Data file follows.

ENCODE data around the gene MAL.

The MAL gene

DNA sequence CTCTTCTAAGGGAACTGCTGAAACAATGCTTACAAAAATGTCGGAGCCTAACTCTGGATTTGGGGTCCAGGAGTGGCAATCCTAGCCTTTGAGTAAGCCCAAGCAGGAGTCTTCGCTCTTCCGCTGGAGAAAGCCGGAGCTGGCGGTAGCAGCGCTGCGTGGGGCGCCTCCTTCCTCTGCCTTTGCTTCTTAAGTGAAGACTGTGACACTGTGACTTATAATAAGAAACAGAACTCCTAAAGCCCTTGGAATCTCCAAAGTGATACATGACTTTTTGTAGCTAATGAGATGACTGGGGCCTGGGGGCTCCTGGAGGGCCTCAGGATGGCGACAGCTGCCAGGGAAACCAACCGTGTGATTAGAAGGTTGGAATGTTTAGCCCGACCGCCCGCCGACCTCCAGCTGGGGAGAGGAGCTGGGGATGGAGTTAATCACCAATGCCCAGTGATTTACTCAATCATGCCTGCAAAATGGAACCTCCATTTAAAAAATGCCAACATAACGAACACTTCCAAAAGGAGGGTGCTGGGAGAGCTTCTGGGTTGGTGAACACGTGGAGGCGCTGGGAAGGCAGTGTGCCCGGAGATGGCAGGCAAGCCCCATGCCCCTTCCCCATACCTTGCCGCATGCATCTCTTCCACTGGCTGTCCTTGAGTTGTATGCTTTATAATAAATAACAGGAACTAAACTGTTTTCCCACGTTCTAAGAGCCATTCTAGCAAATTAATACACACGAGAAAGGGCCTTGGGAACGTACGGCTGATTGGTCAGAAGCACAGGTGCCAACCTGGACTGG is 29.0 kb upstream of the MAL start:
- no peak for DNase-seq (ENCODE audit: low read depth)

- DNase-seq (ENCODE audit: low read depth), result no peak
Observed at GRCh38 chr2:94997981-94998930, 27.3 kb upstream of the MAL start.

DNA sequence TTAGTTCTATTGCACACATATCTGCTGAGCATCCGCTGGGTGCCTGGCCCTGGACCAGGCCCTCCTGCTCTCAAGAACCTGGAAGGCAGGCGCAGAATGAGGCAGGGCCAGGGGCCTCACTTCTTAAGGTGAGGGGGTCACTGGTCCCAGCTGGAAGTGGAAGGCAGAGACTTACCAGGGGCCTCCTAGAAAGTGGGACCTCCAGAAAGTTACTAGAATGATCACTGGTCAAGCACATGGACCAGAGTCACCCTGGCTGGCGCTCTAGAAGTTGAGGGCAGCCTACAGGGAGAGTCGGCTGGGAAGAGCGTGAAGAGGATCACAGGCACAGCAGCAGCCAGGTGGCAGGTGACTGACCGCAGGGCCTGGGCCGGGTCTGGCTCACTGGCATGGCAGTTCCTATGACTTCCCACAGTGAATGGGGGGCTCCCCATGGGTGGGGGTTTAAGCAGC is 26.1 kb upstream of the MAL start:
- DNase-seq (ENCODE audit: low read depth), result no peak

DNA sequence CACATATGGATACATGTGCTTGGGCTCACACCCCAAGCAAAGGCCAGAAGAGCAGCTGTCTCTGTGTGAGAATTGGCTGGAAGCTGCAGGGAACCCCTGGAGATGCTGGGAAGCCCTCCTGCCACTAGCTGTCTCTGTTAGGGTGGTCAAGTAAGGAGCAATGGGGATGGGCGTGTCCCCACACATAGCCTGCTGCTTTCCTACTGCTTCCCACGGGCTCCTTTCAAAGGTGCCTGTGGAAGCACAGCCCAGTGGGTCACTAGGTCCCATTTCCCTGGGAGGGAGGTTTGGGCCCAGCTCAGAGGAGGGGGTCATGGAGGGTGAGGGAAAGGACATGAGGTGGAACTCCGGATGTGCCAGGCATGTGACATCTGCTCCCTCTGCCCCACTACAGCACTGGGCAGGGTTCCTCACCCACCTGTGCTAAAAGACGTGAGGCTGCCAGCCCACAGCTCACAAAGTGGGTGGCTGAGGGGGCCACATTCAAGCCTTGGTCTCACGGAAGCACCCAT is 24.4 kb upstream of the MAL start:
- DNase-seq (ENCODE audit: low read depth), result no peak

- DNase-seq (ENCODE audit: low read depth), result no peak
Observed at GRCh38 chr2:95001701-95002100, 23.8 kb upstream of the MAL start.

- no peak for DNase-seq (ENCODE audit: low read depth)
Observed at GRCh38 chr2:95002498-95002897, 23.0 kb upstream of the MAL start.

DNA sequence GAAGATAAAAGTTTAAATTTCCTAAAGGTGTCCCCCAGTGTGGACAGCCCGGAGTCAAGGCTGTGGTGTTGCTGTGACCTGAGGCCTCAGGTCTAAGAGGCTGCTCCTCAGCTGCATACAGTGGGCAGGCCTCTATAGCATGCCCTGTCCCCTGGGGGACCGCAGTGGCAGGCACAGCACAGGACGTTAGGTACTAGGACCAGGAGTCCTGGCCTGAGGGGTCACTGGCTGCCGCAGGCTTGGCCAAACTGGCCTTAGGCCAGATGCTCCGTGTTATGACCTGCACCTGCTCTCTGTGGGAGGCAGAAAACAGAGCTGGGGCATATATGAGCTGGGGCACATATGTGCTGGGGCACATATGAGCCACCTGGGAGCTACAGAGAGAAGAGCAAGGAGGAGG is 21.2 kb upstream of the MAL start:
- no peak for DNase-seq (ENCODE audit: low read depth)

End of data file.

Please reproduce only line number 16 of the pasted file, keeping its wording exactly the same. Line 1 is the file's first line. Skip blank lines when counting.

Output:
- no peak for DNase-seq (ENCODE audit: low read depth)